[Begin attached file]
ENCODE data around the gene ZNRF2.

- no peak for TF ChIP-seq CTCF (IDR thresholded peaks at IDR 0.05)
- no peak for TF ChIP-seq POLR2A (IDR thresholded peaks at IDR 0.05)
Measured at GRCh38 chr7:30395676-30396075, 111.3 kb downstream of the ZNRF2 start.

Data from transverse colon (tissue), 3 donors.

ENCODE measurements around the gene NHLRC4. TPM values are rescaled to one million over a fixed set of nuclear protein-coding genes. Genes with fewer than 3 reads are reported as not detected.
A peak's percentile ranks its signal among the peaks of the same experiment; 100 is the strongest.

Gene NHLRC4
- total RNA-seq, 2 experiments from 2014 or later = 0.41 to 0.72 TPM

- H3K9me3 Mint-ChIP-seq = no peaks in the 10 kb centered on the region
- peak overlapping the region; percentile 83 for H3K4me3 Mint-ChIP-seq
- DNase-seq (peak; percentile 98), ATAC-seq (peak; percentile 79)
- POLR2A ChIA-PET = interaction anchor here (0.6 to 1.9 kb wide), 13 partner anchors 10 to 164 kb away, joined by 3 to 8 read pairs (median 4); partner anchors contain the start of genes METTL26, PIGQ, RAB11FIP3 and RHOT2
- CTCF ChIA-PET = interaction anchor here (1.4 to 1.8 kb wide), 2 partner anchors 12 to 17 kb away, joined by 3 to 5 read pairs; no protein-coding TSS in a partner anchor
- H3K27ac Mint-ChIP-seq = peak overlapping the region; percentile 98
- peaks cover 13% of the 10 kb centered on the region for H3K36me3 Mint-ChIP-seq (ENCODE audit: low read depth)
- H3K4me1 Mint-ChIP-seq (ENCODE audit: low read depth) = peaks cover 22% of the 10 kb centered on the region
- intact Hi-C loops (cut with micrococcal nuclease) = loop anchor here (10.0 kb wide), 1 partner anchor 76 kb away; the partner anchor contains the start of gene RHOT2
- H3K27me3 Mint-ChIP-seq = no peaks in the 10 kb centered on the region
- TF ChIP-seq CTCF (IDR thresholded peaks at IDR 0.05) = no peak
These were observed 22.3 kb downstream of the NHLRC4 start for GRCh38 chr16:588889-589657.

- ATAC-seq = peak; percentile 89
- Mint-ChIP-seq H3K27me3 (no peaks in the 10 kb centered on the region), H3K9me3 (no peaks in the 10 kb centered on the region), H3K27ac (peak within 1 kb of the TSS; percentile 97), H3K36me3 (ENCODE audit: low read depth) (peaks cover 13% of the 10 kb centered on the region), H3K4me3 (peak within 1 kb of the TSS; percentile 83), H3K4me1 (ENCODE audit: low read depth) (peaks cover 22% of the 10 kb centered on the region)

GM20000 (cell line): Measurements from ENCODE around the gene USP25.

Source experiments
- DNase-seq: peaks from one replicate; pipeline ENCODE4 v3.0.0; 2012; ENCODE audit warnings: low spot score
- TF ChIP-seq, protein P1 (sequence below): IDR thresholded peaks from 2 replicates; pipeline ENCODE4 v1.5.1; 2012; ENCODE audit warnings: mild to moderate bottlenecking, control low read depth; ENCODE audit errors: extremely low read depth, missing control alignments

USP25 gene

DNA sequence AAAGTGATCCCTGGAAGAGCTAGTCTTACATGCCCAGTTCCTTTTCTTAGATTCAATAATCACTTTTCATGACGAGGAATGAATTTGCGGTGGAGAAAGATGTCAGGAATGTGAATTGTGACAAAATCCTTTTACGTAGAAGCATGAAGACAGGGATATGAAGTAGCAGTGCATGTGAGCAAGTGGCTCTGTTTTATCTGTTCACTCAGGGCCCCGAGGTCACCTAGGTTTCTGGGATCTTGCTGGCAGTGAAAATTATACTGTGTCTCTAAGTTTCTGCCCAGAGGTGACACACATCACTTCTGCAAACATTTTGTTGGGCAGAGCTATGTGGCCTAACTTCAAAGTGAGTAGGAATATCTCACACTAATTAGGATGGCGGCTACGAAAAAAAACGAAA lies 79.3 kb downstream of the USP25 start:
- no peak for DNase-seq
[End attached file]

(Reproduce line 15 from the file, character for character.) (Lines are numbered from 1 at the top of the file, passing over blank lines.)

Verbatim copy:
- H3K27ac Mint-ChIP-seq = peak overlapping the region; percentile 98